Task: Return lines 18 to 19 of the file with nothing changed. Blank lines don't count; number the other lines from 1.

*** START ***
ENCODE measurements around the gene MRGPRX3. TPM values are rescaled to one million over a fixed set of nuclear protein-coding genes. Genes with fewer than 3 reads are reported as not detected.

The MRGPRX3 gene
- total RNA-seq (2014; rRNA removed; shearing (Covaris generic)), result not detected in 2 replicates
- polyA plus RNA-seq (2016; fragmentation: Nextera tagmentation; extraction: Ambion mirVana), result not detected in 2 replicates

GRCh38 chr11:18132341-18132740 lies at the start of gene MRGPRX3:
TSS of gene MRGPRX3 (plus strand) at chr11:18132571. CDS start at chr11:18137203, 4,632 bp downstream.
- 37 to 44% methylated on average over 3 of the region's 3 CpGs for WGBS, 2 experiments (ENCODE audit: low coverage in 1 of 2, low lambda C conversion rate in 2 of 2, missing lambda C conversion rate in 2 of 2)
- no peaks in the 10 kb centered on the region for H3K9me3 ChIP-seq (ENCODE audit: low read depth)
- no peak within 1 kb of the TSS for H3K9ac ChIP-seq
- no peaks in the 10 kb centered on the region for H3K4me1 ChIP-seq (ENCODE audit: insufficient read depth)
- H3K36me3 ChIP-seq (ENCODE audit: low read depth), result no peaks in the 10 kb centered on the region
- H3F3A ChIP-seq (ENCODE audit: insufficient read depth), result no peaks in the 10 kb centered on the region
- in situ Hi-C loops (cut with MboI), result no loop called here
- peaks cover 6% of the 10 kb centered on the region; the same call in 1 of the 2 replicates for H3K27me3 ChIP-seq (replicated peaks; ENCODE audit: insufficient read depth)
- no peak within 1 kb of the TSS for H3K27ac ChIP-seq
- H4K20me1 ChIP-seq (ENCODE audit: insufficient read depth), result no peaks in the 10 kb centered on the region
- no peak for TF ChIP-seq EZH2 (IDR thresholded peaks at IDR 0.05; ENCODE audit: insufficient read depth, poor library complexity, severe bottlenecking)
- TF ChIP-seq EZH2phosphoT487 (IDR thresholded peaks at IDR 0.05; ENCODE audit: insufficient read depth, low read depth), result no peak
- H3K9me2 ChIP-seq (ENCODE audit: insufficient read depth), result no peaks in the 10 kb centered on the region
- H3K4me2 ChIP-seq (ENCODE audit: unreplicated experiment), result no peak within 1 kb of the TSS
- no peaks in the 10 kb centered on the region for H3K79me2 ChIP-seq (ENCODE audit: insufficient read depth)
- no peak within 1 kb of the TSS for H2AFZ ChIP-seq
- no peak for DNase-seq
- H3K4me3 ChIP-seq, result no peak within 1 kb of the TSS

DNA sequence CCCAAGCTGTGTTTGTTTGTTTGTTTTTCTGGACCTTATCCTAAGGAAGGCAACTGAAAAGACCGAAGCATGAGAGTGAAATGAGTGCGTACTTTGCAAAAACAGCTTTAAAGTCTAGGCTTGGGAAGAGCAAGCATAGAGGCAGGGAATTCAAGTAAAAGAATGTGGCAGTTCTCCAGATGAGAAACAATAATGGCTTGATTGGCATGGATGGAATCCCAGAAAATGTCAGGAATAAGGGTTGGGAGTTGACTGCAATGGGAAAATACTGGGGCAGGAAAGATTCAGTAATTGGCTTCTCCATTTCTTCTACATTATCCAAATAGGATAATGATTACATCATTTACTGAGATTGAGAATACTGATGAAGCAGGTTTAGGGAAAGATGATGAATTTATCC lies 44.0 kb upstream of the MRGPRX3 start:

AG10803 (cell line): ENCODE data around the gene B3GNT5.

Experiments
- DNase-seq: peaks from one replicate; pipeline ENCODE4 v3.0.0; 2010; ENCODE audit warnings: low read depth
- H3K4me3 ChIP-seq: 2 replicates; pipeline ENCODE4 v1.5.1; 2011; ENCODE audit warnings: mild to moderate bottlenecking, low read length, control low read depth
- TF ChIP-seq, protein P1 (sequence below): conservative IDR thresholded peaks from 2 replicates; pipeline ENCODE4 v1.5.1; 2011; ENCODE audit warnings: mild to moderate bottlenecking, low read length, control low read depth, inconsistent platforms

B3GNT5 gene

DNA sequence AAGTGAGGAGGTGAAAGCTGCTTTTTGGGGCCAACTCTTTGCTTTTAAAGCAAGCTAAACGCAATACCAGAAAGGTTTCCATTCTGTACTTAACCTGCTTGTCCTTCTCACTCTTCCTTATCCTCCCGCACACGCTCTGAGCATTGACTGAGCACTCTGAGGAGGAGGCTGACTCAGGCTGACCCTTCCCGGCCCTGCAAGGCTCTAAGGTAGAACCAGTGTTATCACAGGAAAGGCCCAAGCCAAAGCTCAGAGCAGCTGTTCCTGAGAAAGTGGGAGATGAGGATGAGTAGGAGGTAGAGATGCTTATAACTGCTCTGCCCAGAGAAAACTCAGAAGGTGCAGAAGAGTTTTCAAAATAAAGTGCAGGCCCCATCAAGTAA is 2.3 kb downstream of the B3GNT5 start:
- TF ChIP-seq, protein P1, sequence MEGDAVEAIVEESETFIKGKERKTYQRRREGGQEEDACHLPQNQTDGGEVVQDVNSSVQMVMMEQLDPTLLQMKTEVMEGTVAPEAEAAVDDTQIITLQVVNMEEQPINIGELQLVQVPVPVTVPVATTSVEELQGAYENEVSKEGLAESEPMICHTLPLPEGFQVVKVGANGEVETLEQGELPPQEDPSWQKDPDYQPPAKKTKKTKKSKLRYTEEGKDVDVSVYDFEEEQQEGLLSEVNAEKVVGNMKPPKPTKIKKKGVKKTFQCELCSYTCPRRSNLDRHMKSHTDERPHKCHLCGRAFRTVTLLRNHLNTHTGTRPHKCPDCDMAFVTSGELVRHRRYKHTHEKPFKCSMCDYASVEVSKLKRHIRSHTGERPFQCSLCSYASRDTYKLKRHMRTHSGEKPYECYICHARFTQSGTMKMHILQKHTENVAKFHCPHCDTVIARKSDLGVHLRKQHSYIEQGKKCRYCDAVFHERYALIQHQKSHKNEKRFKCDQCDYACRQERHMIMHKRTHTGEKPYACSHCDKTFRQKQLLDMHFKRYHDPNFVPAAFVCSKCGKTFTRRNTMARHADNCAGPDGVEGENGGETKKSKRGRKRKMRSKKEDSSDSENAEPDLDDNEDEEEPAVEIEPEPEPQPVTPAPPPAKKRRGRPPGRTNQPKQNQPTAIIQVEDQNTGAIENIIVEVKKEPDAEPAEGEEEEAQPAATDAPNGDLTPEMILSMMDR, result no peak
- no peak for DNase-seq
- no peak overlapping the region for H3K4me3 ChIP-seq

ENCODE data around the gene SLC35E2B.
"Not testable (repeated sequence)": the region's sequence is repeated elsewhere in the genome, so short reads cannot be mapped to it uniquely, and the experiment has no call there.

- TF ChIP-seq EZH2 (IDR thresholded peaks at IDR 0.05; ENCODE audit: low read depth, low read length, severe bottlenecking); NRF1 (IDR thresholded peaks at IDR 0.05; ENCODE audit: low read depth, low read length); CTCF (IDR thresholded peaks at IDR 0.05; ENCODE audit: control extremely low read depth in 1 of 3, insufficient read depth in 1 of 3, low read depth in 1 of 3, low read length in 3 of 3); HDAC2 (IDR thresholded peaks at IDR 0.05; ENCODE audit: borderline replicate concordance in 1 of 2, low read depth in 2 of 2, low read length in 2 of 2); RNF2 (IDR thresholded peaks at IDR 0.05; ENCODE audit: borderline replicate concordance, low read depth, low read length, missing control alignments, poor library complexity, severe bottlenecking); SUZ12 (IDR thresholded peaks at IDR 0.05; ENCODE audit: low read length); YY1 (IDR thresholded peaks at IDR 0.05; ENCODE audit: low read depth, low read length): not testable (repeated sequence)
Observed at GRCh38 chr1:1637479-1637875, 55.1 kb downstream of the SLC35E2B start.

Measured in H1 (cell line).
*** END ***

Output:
- TF ChIP-seq EZH2phosphoT487 (IDR thresholded peaks at IDR 0.05; ENCODE audit: insufficient read depth, low read depth), result no peak
- H3K9me2 ChIP-seq (ENCODE audit: insufficient read depth), result no peaks in the 10 kb centered on the region